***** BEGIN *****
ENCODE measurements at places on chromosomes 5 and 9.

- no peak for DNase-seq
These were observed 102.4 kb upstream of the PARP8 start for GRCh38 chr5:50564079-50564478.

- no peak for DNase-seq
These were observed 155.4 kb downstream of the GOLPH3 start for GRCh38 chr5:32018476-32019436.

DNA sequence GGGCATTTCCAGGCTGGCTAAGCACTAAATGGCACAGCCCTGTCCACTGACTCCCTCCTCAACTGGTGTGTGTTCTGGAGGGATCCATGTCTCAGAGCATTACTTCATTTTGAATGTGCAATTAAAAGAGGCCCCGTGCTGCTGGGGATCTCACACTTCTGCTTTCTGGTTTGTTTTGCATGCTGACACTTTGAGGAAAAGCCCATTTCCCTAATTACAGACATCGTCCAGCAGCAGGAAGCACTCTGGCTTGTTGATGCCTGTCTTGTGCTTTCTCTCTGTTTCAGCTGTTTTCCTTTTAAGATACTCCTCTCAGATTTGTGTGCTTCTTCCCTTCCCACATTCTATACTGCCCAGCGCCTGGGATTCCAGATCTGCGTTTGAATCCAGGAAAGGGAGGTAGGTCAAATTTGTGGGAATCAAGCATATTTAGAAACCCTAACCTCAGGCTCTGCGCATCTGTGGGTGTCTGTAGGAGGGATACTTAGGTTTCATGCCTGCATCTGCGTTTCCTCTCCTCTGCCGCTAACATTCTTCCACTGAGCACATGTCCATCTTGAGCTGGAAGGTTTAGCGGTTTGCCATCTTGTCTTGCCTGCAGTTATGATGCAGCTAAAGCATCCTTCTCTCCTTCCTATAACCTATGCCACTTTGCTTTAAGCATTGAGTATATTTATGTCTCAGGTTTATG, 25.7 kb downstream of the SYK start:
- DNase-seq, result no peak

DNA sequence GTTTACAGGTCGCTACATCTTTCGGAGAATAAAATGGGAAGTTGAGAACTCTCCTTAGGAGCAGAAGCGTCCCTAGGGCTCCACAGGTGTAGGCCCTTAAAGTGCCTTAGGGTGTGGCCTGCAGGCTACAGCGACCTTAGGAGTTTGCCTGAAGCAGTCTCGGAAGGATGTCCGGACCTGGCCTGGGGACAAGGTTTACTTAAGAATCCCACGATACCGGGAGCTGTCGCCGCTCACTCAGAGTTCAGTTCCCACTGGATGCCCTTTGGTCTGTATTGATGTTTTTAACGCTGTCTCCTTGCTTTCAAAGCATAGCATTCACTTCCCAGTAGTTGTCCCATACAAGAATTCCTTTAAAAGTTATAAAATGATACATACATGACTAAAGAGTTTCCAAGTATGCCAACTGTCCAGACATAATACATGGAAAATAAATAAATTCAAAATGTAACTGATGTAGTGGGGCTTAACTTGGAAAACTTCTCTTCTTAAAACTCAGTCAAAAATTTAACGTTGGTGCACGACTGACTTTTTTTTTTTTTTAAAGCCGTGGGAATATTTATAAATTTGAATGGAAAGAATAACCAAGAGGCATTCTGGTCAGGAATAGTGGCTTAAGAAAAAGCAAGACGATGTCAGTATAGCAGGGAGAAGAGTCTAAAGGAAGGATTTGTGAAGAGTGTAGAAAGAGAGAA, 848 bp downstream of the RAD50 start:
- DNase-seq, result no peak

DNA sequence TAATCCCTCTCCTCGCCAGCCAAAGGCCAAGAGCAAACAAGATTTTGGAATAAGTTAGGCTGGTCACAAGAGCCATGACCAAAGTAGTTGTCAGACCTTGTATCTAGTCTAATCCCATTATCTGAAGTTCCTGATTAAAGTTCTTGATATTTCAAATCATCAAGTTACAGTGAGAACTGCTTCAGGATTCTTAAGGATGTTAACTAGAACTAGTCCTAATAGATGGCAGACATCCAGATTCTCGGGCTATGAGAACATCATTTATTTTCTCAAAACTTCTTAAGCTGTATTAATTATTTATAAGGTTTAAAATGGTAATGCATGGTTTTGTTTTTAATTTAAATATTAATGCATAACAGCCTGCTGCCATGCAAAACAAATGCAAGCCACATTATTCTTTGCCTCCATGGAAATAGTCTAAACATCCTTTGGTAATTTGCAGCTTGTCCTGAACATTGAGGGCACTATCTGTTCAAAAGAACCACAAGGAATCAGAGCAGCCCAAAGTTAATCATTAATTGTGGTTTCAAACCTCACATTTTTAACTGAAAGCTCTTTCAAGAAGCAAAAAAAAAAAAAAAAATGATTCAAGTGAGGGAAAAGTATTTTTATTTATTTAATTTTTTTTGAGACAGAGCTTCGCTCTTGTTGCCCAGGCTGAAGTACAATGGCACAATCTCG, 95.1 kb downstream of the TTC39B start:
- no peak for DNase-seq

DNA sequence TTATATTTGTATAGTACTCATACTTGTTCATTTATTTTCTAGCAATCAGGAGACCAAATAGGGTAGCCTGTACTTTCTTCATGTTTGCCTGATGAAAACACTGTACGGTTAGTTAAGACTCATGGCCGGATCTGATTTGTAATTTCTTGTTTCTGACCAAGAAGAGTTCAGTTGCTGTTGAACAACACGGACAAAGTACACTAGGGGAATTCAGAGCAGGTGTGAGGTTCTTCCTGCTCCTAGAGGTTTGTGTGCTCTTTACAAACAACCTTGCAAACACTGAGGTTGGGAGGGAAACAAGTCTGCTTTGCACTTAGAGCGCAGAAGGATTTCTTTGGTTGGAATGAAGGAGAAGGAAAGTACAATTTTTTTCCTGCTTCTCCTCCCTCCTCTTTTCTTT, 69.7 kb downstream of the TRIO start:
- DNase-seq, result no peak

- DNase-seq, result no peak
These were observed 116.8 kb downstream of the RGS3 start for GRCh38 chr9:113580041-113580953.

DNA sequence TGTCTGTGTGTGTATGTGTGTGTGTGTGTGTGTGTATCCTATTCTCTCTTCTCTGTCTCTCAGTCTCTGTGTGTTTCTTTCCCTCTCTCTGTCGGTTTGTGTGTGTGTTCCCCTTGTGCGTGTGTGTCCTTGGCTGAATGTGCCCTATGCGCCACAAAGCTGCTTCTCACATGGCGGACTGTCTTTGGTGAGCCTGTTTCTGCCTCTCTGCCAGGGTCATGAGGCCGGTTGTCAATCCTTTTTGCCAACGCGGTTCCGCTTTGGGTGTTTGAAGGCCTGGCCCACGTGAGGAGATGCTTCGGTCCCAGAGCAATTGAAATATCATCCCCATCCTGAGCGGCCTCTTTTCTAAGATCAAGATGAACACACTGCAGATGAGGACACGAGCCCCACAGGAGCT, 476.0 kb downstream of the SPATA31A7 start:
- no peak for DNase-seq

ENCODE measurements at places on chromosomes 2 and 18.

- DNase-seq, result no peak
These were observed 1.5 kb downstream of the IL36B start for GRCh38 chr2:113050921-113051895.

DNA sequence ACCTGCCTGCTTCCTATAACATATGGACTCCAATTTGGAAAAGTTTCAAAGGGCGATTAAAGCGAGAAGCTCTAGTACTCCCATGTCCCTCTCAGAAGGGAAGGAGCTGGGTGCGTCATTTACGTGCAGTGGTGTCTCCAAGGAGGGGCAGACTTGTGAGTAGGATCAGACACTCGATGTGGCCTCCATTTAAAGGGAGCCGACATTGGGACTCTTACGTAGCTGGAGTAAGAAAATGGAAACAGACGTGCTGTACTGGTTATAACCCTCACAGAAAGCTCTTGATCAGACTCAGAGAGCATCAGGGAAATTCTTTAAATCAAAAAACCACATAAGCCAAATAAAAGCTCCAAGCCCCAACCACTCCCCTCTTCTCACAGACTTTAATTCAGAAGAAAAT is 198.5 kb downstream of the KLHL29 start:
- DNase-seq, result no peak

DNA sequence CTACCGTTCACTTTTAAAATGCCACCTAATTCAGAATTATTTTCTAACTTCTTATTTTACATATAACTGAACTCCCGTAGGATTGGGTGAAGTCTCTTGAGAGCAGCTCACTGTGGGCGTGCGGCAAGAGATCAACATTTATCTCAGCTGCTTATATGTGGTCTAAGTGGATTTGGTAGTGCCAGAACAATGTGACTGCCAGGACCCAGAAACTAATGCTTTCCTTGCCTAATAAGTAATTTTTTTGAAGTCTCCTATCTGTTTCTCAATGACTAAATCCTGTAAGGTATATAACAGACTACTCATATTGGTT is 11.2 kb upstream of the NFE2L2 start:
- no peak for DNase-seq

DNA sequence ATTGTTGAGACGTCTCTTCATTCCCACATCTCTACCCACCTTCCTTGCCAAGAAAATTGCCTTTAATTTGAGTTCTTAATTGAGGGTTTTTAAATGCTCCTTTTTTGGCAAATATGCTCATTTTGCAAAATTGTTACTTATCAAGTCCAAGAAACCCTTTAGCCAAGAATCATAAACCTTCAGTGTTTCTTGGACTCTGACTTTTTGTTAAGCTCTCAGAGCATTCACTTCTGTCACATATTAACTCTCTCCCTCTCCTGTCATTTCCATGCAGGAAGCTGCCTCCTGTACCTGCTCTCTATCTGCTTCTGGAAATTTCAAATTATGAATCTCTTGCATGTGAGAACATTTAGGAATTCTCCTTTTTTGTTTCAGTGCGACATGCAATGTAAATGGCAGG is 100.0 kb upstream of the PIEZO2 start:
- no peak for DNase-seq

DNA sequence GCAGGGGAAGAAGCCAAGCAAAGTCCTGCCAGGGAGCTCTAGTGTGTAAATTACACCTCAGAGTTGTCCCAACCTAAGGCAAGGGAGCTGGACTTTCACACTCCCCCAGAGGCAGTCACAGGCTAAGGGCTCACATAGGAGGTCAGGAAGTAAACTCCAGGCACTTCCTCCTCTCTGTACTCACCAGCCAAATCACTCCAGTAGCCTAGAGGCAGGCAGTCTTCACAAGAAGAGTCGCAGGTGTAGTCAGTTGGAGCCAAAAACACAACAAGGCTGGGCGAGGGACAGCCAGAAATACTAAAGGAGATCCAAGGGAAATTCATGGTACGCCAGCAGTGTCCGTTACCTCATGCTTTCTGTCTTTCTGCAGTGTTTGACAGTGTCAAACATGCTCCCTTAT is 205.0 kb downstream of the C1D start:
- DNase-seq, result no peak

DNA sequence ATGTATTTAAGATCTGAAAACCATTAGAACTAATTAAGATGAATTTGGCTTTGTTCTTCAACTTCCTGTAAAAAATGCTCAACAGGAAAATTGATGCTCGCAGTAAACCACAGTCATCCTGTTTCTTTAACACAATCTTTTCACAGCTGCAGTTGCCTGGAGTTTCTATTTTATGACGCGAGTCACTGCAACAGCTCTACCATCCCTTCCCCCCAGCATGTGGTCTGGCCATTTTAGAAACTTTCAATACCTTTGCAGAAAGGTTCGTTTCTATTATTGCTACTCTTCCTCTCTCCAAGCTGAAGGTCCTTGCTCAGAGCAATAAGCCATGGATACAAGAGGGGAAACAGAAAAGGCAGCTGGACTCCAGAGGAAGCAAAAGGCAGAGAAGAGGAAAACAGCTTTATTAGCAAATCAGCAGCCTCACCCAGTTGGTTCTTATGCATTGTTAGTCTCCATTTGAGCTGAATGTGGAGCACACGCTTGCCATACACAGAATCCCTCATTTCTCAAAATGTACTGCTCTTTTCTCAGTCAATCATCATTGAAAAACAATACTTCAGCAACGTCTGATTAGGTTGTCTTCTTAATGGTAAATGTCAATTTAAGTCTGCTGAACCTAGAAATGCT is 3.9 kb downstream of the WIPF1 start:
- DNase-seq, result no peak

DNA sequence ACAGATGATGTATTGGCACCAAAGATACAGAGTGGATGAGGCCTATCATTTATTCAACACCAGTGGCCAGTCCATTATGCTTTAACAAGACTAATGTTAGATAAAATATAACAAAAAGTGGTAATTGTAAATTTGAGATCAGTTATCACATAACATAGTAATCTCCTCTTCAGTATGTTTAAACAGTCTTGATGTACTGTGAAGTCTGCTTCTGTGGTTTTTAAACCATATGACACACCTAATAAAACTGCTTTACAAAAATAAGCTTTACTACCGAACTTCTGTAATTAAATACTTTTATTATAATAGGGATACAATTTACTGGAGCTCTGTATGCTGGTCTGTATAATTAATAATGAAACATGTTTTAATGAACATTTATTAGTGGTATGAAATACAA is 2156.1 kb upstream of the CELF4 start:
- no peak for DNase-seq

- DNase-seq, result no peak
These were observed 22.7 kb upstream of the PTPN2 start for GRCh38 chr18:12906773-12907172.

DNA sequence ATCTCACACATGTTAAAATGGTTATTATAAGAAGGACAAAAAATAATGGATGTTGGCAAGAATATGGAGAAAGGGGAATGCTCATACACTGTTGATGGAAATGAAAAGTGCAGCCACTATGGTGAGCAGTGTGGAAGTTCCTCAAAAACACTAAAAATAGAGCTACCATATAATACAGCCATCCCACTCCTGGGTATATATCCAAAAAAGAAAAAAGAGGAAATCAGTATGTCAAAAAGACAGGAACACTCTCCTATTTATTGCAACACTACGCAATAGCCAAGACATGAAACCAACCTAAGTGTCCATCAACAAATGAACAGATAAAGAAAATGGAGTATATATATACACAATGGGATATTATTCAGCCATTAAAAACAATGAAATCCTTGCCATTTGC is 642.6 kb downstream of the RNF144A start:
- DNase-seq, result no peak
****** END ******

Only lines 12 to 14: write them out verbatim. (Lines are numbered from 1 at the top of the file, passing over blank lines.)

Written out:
DNA sequence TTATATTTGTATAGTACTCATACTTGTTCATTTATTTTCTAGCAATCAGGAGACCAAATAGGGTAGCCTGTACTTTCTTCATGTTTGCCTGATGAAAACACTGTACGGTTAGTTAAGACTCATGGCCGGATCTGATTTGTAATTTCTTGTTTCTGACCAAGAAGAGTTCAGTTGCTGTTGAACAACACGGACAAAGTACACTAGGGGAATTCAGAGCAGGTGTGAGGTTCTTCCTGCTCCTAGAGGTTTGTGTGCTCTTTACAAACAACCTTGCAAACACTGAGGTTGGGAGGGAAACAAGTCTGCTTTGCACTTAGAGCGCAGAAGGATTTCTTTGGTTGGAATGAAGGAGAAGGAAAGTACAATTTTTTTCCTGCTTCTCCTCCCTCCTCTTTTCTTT, 69.7 kb downstream of the TRIO start:
- DNase-seq, result no peak

- DNase-seq, result no peak